Home https://server7.kproxy.com/servlet/redirect.srv/sruj/smyrwpoii/p2/ Science https://server7.kproxy.com/servlet/redirect.srv/sruj/smyrwpoii/p2/ A distant galaxy blazes with strange regularity, and scientists have figured out why

A distant galaxy blazes with strange regularity, and scientists have figured out why



Approximately every 114 days, almost like a clock, a galaxy 570 million light-years glows like fireworks. Since at least 2014, our observatories have been registering this strange behavior; now astronomers have put the pieces together to understand why.

At the center of a spiral galaxy called ESO 253-G003, a supermassive black hole is in a star orbit that swings close enough every 114 days for some of its material to slip out, causing a brilliant burst of light multiple lengths of light. the wave. He then moves away, surviving to be eluded again in his next close approach.

Because of the regularity of the eruptions, astronomers have named the galaxy “Old Faithful,” similar to the geyser in Yellowstone National Park.

“These are the most predictable and recurring multiwave eruptions we̵

7;ve seen from the galaxy’s core, and they give us a unique opportunity to study this extragalactic Old Faithful in detail,” said the study’s first author, astronomer Anna Payne of the University of Hawaii. Manoa.

“We believe that a supermassive black hole in the center of the galaxy creates bursts as it partially engulfs an orbital giant star.”

The flares were first discovered in November 2014, taken from the automated All-Sky supernova study (ASAS-SN). At the time, astronomers believed that the illumination was a supernova found in ESO 253-G003.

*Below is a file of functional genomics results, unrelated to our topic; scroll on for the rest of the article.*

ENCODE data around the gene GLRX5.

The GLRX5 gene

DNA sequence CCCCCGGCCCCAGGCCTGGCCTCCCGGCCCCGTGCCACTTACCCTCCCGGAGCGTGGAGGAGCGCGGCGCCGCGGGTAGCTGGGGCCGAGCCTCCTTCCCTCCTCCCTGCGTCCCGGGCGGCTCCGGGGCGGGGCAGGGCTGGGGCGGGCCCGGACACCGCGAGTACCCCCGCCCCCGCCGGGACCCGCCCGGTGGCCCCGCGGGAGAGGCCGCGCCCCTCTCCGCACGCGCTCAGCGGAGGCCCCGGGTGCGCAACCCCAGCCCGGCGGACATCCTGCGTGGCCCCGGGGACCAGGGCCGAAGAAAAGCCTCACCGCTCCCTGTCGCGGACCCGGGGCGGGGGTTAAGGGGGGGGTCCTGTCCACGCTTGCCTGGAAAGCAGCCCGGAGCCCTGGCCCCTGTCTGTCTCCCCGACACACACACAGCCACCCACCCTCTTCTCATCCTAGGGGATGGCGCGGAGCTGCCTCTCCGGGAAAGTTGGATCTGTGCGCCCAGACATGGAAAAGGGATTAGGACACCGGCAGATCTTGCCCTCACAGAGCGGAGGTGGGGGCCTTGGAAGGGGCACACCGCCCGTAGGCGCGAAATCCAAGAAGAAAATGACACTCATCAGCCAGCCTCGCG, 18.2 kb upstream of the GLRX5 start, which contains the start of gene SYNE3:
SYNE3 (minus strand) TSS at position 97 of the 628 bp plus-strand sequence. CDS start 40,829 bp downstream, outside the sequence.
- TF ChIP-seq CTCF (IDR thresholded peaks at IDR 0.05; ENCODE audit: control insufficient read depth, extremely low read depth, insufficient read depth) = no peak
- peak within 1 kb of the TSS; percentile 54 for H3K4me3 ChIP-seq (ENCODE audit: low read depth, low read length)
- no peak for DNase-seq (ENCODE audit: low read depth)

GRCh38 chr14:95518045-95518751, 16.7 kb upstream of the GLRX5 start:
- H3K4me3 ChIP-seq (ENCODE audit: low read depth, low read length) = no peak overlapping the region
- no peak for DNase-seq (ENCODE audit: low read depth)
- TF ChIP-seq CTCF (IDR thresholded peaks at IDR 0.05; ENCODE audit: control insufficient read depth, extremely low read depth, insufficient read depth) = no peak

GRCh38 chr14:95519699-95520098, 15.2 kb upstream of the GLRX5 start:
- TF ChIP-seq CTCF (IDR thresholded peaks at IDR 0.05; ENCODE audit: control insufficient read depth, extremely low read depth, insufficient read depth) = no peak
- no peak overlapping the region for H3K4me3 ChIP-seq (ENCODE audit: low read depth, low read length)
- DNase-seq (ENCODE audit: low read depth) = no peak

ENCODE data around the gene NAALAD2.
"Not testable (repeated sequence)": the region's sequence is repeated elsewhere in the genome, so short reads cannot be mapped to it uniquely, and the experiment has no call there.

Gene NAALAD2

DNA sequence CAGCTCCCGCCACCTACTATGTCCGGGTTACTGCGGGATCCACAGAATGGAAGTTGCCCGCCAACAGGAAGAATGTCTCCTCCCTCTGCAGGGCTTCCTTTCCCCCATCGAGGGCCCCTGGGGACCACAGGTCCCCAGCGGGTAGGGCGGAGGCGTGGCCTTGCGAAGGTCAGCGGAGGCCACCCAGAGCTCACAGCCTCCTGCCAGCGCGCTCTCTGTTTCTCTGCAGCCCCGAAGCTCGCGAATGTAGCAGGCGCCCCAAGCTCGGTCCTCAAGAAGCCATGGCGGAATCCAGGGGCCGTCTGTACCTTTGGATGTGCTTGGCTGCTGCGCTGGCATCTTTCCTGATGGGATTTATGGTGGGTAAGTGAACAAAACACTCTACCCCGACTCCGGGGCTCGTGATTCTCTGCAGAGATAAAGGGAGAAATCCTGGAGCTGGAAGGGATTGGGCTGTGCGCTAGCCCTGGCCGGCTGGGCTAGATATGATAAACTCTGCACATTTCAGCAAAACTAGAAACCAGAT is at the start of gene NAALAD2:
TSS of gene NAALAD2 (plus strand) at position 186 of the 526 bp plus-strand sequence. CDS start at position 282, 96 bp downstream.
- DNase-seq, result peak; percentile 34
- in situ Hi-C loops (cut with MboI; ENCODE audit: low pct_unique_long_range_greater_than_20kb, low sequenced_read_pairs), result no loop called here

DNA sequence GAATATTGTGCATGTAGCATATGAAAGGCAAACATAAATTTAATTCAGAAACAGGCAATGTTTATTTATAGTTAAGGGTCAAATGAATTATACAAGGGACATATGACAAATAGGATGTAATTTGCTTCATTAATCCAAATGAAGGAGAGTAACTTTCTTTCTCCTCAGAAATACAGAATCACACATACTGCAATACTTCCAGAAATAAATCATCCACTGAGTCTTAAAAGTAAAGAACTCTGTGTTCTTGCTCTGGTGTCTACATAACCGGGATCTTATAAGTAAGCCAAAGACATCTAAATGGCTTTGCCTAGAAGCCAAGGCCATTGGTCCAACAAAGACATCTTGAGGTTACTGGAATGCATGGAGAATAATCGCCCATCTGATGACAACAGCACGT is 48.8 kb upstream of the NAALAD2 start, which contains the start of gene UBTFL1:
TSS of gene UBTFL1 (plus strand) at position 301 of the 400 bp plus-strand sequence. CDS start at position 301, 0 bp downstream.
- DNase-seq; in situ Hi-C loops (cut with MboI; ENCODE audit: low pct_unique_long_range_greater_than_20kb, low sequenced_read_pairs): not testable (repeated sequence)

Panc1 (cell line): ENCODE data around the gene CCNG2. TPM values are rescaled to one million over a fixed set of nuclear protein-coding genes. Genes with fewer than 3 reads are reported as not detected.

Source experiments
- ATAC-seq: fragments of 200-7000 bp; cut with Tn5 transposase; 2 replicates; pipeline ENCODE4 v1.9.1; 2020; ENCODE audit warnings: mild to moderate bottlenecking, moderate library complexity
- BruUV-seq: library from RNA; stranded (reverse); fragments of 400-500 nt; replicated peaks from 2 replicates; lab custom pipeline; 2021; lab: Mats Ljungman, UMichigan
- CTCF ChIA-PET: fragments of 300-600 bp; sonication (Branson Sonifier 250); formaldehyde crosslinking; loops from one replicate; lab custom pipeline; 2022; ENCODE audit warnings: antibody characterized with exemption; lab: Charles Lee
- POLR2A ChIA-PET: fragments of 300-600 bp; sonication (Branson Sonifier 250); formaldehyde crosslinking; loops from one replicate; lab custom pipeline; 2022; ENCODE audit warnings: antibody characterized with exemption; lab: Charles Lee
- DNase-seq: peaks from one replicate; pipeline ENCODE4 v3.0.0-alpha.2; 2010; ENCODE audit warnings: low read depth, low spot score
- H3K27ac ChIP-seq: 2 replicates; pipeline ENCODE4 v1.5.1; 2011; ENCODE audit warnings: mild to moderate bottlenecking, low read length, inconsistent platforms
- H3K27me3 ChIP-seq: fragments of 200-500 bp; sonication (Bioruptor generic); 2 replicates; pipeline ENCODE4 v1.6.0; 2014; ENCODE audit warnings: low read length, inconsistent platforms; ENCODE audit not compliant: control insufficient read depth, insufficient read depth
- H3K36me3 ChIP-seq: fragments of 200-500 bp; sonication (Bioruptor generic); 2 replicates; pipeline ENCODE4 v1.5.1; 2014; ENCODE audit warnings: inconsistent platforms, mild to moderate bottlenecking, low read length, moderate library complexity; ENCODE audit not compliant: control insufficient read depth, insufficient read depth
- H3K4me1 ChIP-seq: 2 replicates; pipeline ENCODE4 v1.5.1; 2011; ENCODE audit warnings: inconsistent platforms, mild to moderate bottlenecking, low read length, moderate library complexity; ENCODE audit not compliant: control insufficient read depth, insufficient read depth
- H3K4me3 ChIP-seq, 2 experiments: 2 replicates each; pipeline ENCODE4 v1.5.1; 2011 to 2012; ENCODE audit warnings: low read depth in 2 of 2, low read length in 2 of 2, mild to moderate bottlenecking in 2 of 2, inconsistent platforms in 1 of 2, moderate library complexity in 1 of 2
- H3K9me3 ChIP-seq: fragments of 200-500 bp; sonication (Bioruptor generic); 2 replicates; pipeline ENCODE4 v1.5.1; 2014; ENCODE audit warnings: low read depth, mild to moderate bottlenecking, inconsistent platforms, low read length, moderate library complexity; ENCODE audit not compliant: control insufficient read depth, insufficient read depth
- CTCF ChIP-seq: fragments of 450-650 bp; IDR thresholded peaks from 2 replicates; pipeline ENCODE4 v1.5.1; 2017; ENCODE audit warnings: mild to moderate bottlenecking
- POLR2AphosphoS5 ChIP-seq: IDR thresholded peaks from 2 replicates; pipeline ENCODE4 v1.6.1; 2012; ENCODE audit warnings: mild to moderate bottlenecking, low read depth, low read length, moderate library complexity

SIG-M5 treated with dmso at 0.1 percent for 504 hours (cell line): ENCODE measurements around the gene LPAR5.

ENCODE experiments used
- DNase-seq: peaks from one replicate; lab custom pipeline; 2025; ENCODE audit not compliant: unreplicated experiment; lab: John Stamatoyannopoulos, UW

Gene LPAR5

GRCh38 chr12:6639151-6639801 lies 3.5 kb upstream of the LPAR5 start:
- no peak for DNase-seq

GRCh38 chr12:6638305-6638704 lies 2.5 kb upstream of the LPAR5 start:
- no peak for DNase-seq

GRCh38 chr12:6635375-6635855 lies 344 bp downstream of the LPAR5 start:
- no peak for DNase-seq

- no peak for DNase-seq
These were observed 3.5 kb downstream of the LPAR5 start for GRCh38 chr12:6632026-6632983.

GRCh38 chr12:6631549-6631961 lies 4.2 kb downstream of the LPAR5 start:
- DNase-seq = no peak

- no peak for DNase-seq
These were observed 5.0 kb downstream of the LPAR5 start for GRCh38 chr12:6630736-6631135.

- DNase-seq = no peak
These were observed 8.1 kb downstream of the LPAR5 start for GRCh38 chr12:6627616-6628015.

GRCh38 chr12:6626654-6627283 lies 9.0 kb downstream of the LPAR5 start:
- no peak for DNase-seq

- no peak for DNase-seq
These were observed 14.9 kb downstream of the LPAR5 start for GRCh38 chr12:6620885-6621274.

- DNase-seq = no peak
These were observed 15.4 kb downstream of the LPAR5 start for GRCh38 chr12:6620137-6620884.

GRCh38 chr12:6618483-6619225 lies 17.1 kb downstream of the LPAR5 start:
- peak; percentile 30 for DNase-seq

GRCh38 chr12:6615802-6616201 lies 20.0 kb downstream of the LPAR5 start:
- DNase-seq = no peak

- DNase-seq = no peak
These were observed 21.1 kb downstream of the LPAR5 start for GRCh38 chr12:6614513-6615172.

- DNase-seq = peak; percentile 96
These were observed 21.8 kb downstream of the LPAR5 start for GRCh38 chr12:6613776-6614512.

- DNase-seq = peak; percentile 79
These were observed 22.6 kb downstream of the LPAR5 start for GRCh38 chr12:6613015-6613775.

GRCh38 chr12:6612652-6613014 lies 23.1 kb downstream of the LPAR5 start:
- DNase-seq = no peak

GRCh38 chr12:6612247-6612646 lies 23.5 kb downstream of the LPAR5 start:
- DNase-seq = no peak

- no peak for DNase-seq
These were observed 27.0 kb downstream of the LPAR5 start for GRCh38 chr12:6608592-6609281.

But in 2020, when Payne was reviewing ESO 253-G003’s ASAS-SN data, she found another torch from the same location. And another. And another.

In total, it identified 17 missiles with an interval of about 114 days. Then she and her team predicted that the galaxy would explode again on May 17, September 7 and December 26, 2020 – and they were right.

They pointed to the ASASSN-14ko re-explosion, and these accurate predictions meant they were able to make new, more detailed observations of the May outbreak with NASA’s powerful TESS telescope. Previous observations from other instruments have also provided data on a range of wavelengths.

“TESS provided a very in-depth picture of this particular torchlight, but because of the way the mission depicts the sky, it can’t observe them all,” said astronomer Patrick Valley of Ohio State University. “ASAS-SN collects less detail for individual outbreaks, but provides a longer baseline, which was extremely important in this case. The two studies complement each other.”

But a supernova erupts only once, then fades, as such an event destroys the rising star; so whatever caused the eruption of light at optical, ultraviolet, and X-ray wavelengths must be something else.

A supermassive black hole emitting regular eruptions while eating an orbital star is not unheard of – one was identified last year by nine-hour flames, but the case was not so simple with ESO 253-G003.